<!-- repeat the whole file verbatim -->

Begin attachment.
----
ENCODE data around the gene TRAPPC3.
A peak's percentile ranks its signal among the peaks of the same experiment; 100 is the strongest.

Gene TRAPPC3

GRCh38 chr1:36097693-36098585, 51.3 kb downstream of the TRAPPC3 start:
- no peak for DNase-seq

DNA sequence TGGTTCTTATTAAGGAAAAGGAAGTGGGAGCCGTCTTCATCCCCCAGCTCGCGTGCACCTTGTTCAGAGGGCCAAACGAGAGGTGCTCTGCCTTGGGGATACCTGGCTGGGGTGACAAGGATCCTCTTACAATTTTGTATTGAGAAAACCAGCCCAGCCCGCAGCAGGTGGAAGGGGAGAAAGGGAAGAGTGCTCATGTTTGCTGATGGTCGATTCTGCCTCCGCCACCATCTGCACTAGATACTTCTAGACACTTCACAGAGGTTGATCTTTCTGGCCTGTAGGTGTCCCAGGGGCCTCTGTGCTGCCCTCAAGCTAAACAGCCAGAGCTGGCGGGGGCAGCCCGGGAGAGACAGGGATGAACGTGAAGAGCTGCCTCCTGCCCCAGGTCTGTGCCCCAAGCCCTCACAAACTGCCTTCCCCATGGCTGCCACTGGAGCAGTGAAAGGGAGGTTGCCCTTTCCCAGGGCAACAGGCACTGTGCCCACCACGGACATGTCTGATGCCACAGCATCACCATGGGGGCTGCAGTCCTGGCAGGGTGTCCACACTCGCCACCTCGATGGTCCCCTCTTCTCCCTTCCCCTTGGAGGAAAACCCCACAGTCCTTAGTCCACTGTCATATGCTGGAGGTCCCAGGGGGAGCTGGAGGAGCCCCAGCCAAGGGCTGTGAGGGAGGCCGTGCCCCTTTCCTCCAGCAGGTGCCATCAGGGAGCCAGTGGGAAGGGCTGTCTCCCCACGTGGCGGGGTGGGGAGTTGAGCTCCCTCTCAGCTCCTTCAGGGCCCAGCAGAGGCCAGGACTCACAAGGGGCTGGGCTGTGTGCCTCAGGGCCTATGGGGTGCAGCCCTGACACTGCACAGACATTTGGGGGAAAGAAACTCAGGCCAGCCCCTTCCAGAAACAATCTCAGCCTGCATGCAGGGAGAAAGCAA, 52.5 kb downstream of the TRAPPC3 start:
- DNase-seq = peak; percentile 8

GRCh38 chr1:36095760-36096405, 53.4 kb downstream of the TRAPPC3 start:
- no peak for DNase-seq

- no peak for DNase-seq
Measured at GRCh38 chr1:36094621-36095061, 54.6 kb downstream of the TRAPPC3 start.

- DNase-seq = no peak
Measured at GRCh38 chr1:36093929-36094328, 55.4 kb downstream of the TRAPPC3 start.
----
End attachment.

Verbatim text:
ENCODE data around the gene TRAPPC3.
A peak's percentile ranks its signal among the peaks of the same experiment; 100 is the strongest.

Gene TRAPPC3

GRCh38 chr1:36097693-36098585, 51.3 kb downstream of the TRAPPC3 start:
- no peak for DNase-seq

DNA sequence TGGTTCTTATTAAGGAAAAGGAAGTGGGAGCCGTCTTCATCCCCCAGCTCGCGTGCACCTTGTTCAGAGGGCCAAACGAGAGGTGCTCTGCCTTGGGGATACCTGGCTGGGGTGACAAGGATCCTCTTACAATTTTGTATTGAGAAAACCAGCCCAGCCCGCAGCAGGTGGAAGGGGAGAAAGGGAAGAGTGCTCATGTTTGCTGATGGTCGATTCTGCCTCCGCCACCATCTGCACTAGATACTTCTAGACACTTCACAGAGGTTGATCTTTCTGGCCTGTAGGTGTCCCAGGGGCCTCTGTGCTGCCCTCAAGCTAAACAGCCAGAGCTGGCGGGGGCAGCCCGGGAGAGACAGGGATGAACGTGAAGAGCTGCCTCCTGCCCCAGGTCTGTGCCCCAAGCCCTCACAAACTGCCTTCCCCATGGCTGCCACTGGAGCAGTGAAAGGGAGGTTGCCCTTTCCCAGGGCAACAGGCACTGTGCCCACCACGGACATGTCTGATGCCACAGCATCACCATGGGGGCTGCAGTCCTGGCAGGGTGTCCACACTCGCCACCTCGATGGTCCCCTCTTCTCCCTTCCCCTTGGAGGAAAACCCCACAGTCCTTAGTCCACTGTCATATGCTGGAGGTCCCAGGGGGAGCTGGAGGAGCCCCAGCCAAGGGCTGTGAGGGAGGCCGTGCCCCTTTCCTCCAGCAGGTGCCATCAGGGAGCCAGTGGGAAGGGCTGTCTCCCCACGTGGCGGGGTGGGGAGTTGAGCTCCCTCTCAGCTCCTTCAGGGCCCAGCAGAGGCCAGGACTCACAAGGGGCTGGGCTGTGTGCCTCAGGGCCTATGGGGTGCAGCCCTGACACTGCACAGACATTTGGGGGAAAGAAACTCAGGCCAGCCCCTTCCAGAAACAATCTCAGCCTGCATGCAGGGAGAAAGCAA, 52.5 kb downstream of the TRAPPC3 start:
- DNase-seq = peak; percentile 8

GRCh38 chr1:36095760-36096405, 53.4 kb downstream of the TRAPPC3 start:
- no peak for DNase-seq

- no peak for DNase-seq
Measured at GRCh38 chr1:36094621-36095061, 54.6 kb downstream of the TRAPPC3 start.

- DNase-seq = no peak
Measured at GRCh38 chr1:36093929-36094328, 55.4 kb downstream of the TRAPPC3 start.